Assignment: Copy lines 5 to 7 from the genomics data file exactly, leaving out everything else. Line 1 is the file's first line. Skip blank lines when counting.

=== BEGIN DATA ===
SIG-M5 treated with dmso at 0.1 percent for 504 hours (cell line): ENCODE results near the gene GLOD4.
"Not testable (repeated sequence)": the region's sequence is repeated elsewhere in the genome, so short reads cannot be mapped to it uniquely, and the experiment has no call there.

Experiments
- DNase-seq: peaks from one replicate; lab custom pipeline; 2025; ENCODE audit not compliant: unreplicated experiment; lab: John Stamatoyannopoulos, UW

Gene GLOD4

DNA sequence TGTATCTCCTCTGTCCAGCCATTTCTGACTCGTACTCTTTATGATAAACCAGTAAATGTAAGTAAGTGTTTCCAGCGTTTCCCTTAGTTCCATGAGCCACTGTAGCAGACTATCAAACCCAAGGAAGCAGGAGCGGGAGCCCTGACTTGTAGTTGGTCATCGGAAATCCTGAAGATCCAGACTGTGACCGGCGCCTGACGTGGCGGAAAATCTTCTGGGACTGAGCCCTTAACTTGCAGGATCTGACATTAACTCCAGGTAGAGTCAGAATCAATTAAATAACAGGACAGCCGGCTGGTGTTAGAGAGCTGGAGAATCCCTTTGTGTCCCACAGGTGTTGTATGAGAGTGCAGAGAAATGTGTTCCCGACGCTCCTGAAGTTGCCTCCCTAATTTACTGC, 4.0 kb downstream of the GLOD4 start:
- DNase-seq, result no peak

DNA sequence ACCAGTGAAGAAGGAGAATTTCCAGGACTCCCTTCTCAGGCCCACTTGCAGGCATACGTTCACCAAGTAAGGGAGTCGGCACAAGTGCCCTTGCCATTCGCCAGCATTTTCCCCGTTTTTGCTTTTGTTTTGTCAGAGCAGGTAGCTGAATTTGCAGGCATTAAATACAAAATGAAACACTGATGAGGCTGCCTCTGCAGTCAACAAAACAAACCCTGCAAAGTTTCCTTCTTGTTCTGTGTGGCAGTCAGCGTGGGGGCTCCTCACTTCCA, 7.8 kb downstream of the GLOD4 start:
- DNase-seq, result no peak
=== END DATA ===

Gene GLOD4

DNA sequence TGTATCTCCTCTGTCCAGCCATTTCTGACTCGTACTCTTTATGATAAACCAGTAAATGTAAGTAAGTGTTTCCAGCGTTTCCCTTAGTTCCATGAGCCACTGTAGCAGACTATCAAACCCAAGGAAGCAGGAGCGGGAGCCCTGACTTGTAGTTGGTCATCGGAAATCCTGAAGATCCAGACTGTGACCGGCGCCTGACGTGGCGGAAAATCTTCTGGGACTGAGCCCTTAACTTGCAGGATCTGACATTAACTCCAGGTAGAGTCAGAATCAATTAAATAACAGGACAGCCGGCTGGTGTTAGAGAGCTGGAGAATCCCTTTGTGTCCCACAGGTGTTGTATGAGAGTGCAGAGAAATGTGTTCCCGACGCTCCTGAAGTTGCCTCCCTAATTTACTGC, 4.0 kb downstream of the GLOD4 start:
- DNase-seq, result no peak